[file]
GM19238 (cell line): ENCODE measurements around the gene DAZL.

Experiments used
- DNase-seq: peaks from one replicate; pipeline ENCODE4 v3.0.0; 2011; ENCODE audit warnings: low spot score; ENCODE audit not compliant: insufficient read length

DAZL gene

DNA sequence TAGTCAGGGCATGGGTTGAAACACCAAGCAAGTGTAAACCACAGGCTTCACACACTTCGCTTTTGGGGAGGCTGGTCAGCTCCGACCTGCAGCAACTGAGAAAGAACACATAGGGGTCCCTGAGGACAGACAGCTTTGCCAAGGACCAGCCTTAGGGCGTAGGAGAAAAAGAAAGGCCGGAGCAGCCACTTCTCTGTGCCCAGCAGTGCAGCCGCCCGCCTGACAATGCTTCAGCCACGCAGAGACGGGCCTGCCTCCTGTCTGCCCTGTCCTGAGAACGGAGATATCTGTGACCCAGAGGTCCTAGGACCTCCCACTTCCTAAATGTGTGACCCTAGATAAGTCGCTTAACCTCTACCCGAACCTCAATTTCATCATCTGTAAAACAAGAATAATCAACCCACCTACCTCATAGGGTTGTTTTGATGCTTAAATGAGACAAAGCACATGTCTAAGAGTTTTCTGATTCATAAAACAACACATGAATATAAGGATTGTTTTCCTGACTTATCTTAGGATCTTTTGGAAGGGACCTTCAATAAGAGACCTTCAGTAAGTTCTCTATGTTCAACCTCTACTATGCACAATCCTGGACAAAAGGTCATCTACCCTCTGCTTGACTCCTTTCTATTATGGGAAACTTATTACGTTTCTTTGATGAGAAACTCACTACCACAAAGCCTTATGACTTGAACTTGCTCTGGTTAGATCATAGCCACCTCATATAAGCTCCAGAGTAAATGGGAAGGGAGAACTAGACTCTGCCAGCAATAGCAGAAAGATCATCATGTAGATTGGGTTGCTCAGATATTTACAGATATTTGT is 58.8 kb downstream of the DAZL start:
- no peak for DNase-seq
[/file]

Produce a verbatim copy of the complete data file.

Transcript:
GM19238 (cell line): ENCODE measurements around the gene DAZL.

Experiments used
- DNase-seq: peaks from one replicate; pipeline ENCODE4 v3.0.0; 2011; ENCODE audit warnings: low spot score; ENCODE audit not compliant: insufficient read length

DAZL gene

DNA sequence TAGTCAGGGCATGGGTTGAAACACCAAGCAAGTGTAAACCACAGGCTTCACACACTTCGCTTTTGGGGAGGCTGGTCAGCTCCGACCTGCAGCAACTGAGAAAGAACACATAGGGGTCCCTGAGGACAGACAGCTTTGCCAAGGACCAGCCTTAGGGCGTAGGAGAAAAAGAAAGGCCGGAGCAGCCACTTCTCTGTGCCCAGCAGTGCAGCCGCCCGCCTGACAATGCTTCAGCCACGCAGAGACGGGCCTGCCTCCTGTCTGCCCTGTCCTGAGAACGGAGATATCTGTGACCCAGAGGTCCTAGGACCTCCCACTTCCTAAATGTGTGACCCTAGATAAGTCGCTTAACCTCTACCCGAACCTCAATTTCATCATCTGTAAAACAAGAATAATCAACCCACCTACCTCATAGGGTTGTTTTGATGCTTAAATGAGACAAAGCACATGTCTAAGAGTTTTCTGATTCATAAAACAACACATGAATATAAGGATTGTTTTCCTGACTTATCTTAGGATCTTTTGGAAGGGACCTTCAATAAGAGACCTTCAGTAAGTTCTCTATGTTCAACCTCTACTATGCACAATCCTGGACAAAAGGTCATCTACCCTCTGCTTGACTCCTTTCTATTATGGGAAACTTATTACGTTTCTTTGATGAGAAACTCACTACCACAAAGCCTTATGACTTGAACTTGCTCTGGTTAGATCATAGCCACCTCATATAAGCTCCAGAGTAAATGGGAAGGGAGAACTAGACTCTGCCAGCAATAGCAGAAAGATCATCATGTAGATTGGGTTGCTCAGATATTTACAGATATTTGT is 58.8 kb downstream of the DAZL start:
- no peak for DNase-seq